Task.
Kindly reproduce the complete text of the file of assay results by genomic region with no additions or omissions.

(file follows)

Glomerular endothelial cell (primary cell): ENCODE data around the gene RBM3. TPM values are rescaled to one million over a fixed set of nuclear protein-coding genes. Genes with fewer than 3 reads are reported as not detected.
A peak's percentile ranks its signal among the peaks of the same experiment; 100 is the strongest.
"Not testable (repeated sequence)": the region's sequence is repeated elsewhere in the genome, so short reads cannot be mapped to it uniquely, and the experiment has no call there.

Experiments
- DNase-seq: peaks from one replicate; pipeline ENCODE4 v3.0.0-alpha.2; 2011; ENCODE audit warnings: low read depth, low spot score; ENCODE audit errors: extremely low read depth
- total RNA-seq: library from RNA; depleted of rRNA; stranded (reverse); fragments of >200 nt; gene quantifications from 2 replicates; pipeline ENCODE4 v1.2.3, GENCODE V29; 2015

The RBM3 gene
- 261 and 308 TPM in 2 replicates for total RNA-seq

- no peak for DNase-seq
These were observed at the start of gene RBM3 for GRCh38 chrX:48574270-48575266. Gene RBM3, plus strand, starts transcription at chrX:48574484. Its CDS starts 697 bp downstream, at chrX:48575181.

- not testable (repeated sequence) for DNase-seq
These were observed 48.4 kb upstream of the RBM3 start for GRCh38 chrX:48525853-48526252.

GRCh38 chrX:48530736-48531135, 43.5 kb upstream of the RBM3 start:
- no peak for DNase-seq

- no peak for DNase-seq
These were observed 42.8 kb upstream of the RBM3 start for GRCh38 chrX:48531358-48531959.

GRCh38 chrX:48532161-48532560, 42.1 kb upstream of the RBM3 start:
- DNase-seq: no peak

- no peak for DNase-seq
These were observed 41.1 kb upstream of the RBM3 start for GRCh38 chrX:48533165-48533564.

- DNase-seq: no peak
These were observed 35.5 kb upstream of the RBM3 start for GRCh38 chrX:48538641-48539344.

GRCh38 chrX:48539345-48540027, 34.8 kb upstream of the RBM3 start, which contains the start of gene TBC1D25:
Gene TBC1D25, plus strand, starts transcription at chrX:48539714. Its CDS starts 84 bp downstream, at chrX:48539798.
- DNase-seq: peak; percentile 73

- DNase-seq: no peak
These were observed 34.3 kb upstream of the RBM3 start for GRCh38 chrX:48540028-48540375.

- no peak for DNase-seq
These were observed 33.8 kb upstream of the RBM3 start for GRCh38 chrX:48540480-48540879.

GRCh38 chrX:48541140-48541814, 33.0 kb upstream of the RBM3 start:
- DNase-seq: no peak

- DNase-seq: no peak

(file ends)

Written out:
Glomerular endothelial cell (primary cell): ENCODE data around the gene RBM3. TPM values are rescaled to one million over a fixed set of nuclear protein-coding genes. Genes with fewer than 3 reads are reported as not detected.
A peak's percentile ranks its signal among the peaks of the same experiment; 100 is the strongest.
"Not testable (repeated sequence)": the region's sequence is repeated elsewhere in the genome, so short reads cannot be mapped to it uniquely, and the experiment has no call there.

Experiments
- DNase-seq: peaks from one replicate; pipeline ENCODE4 v3.0.0-alpha.2; 2011; ENCODE audit warnings: low read depth, low spot score; ENCODE audit errors: extremely low read depth
- total RNA-seq: library from RNA; depleted of rRNA; stranded (reverse); fragments of >200 nt; gene quantifications from 2 replicates; pipeline ENCODE4 v1.2.3, GENCODE V29; 2015

The RBM3 gene
- 261 and 308 TPM in 2 replicates for total RNA-seq

- no peak for DNase-seq
These were observed at the start of gene RBM3 for GRCh38 chrX:48574270-48575266. Gene RBM3, plus strand, starts transcription at chrX:48574484. Its CDS starts 697 bp downstream, at chrX:48575181.

- not testable (repeated sequence) for DNase-seq
These were observed 48.4 kb upstream of the RBM3 start for GRCh38 chrX:48525853-48526252.

GRCh38 chrX:48530736-48531135, 43.5 kb upstream of the RBM3 start:
- no peak for DNase-seq

- no peak for DNase-seq
These were observed 42.8 kb upstream of the RBM3 start for GRCh38 chrX:48531358-48531959.

GRCh38 chrX:48532161-48532560, 42.1 kb upstream of the RBM3 start:
- DNase-seq: no peak

- no peak for DNase-seq
These were observed 41.1 kb upstream of the RBM3 start for GRCh38 chrX:48533165-48533564.

- DNase-seq: no peak
These were observed 35.5 kb upstream of the RBM3 start for GRCh38 chrX:48538641-48539344.

GRCh38 chrX:48539345-48540027, 34.8 kb upstream of the RBM3 start, which contains the start of gene TBC1D25:
Gene TBC1D25, plus strand, starts transcription at chrX:48539714. Its CDS starts 84 bp downstream, at chrX:48539798.
- DNase-seq: peak; percentile 73

- DNase-seq: no peak
These were observed 34.3 kb upstream of the RBM3 start for GRCh38 chrX:48540028-48540375.

- no peak for DNase-seq
These were observed 33.8 kb upstream of the RBM3 start for GRCh38 chrX:48540480-48540879.

GRCh38 chrX:48541140-48541814, 33.0 kb upstream of the RBM3 start:
- DNase-seq: no peak

- DNase-seq: no peak